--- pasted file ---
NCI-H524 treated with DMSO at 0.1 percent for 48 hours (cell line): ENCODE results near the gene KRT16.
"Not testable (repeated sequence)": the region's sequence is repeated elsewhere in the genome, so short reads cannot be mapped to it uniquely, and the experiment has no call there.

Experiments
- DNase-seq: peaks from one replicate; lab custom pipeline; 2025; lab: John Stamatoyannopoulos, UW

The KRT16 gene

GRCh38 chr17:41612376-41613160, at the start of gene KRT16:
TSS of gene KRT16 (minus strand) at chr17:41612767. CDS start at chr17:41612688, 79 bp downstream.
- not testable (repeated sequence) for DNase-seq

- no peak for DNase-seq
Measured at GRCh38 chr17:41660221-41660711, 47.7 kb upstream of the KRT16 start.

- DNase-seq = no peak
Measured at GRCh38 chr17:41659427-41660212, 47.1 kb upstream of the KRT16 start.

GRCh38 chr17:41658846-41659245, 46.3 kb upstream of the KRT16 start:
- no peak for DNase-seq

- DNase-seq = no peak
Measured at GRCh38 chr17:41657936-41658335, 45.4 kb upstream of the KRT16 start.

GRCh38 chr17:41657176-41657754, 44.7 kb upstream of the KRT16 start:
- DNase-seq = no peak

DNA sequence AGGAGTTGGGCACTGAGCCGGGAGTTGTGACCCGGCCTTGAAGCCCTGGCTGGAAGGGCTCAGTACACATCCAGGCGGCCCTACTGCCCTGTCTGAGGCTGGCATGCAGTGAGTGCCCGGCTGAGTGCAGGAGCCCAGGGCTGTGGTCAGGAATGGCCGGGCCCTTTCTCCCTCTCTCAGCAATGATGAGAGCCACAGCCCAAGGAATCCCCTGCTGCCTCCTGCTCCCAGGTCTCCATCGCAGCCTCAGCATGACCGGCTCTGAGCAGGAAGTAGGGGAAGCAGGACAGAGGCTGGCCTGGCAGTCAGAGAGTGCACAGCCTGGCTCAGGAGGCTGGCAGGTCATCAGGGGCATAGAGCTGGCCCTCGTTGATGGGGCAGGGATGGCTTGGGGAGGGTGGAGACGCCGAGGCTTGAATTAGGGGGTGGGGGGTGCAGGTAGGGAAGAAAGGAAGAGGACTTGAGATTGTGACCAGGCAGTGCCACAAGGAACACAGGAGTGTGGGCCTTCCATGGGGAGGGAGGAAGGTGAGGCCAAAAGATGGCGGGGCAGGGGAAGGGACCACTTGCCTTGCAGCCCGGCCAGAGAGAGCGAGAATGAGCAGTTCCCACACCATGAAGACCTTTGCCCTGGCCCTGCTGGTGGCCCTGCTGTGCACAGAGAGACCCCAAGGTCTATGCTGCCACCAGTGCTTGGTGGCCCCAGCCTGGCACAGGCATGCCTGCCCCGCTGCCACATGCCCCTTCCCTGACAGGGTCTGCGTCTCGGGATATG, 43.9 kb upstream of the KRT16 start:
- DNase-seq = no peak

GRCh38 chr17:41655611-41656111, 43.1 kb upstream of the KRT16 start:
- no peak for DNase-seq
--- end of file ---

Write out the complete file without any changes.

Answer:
NCI-H524 treated with DMSO at 0.1 percent for 48 hours (cell line): ENCODE results near the gene KRT16.
"Not testable (repeated sequence)": the region's sequence is repeated elsewhere in the genome, so short reads cannot be mapped to it uniquely, and the experiment has no call there.

Experiments
- DNase-seq: peaks from one replicate; lab custom pipeline; 2025; lab: John Stamatoyannopoulos, UW

The KRT16 gene

GRCh38 chr17:41612376-41613160, at the start of gene KRT16:
TSS of gene KRT16 (minus strand) at chr17:41612767. CDS start at chr17:41612688, 79 bp downstream.
- not testable (repeated sequence) for DNase-seq

- no peak for DNase-seq
Measured at GRCh38 chr17:41660221-41660711, 47.7 kb upstream of the KRT16 start.

- DNase-seq = no peak
Measured at GRCh38 chr17:41659427-41660212, 47.1 kb upstream of the KRT16 start.

GRCh38 chr17:41658846-41659245, 46.3 kb upstream of the KRT16 start:
- no peak for DNase-seq

- DNase-seq = no peak
Measured at GRCh38 chr17:41657936-41658335, 45.4 kb upstream of the KRT16 start.

GRCh38 chr17:41657176-41657754, 44.7 kb upstream of the KRT16 start:
- DNase-seq = no peak

DNA sequence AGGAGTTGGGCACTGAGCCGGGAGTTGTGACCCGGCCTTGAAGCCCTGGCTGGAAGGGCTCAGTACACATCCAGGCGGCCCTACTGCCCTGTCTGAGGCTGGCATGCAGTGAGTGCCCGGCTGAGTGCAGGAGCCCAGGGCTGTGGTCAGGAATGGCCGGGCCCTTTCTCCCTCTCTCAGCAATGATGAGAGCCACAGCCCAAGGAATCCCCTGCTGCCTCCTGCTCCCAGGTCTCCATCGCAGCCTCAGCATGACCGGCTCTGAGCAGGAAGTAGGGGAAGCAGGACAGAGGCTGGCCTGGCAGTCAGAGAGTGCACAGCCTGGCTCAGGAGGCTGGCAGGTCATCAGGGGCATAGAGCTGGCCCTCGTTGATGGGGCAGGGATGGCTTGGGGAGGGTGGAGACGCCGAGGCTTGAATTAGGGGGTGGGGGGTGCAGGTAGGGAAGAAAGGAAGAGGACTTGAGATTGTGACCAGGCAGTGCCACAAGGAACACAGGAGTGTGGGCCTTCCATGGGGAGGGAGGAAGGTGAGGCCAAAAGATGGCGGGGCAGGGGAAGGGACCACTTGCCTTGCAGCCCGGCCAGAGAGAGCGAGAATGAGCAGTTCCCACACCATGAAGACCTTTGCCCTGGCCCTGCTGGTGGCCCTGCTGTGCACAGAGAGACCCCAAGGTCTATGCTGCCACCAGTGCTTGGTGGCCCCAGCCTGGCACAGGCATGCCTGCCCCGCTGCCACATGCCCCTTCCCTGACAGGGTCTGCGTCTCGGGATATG, 43.9 kb upstream of the KRT16 start:
- DNase-seq = no peak

GRCh38 chr17:41655611-41656111, 43.1 kb upstream of the KRT16 start:
- no peak for DNase-seq